MAY 6, 2002
Bad Timing, Worse Deeds
-- Martin E. Marty
These ought to be good days for "institutional religion." Signs in many directions point to fresh curiosities about religion. The Religion and Ethics News Weekly television people and U. S. News and World Report in April released poll data whose bottom line is obvious: Americans think of themselves as "religious" and find various ways to follow their curiosities, and to nurture their interests. Religious institutions ought to be beckoning and attractive.
On the intellectual front, those of us who monitor these things have much to notice. It is impressive to see how frequently The Chronicle of Higher Education, for example, now charters and publishes articles on religion and higher education, or quotes from other magazines on such subjects. The current Wilson Quarterly, has a perceptive article by Peter Berkowitz on John Rawls, "the preeminent academic moral philosopher of the last 50 years," who had "often seemed to encourage the view that while liberals must tolerate religious faith, it would be unreasonable for them to profess it." But in recent work Rawls "provides reasons to believe that far from being the antithesis of freedom, religious faith of a certain sort may be the basis of our respect for freedom, the very thing that renders our respect rational." The article merits more extensive comment and we will offer some soon.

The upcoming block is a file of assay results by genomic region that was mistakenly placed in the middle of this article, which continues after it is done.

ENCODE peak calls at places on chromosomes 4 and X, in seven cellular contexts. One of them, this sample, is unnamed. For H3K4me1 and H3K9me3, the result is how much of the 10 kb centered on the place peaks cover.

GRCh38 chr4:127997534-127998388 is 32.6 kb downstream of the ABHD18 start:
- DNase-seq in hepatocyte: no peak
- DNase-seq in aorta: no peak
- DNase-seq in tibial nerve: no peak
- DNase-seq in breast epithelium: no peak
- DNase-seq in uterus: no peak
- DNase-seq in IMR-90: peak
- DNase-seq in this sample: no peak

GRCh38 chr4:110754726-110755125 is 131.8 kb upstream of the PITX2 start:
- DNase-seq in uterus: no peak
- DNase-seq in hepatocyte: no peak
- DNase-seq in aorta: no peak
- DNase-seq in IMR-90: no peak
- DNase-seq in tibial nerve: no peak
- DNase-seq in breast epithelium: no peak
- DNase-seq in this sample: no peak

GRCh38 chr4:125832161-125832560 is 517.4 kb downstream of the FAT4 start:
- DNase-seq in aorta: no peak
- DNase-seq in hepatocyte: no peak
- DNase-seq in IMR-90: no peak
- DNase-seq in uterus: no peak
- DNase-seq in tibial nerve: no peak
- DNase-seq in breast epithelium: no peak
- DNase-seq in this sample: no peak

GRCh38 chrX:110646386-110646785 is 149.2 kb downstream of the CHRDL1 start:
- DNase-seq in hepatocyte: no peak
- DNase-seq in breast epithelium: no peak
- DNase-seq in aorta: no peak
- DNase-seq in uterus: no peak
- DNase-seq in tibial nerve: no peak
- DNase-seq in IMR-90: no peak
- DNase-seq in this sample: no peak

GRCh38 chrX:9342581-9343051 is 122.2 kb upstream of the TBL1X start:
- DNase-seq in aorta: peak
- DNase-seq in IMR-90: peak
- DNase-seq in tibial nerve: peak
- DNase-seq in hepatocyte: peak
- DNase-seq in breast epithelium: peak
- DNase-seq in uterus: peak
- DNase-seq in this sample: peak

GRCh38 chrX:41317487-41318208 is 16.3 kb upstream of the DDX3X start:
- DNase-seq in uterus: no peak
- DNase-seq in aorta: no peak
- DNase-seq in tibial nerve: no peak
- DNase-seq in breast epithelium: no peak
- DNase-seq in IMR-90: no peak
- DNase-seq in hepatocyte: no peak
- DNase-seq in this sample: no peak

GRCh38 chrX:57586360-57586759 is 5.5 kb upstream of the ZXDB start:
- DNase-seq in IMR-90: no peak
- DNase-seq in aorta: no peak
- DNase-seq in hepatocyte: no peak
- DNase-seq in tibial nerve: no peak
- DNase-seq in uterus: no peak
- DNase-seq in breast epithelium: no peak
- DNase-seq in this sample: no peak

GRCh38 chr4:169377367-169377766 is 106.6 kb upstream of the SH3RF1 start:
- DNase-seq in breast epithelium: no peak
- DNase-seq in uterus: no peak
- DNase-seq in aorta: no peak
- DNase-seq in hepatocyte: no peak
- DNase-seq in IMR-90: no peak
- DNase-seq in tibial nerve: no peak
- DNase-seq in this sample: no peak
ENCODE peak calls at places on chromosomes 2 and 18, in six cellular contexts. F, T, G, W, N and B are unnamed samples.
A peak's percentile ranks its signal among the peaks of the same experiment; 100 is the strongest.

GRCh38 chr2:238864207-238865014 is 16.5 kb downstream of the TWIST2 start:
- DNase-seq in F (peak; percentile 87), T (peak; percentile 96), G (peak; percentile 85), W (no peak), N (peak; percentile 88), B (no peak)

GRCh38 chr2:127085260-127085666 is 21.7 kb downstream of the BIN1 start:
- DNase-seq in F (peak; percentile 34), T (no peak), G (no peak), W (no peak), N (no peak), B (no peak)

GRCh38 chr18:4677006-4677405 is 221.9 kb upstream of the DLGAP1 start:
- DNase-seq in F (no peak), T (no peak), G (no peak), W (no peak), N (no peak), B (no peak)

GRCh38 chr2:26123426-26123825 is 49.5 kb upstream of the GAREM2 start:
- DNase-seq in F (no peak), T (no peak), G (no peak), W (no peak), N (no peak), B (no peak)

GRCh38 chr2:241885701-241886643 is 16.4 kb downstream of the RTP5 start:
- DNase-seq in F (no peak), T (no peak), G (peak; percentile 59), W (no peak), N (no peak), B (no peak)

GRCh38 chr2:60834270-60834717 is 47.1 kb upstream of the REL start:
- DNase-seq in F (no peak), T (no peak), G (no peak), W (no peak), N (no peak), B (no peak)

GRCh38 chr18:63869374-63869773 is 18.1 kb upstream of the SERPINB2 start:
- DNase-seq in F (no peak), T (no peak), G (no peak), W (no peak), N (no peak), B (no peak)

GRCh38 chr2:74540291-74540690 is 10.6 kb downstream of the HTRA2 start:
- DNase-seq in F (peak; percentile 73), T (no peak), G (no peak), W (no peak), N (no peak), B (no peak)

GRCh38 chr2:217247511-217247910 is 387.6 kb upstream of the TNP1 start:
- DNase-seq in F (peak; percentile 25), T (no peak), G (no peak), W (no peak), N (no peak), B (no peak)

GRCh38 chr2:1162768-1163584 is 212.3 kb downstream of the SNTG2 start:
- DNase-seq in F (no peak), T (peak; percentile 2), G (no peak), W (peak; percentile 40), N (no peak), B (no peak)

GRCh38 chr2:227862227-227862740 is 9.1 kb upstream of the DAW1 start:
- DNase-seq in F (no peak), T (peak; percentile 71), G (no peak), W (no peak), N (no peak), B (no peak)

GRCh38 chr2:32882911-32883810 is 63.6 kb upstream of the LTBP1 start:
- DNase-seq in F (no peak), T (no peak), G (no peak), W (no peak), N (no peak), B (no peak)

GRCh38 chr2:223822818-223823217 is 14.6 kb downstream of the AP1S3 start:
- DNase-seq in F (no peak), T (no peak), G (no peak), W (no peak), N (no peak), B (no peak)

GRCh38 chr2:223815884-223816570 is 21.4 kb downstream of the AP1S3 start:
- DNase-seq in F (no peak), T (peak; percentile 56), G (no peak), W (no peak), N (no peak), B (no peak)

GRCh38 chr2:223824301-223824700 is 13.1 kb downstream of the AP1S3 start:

To hurry to this week's point, however: at the very moment when spiritual hungers could well be redirected to and partially satisfied by religious institutions, many fronts of "organized religion" seem all but calculated to test the faith of the faithful and drive off tentative seekers. The sexual-abuse-by-priests and cover-up-by-bishops front is too familiar a subject, but headlines about it are not alone. Where scandals are not sexual they tend to be fiscal.
A headline in last Monday's Wall Street Journal, for instance, read "Anderson Trial with Baptist Foundation Is Set to Begin." The Baptist Foundation of Arizona is charged with having run a Ponzi scheme that bilked 11,000 hopeful and presumably pious Southern Baptists out of an estimated $700 million. If the charges hold, we will learn that a bunch of crooks exploited faith and church and piety. They stole. Such bunches can appear in any institution. No one at Southern Baptist headquarters, we must presume, licensed, initiated, endorsed or promoted the criminal front. Yet publics that were suspicious of "organized religion" grow more so, and the faithful have reason to be faint-hearted. Expect more monitoring by religious leaders on all fronts, but winning trust back will be difficult.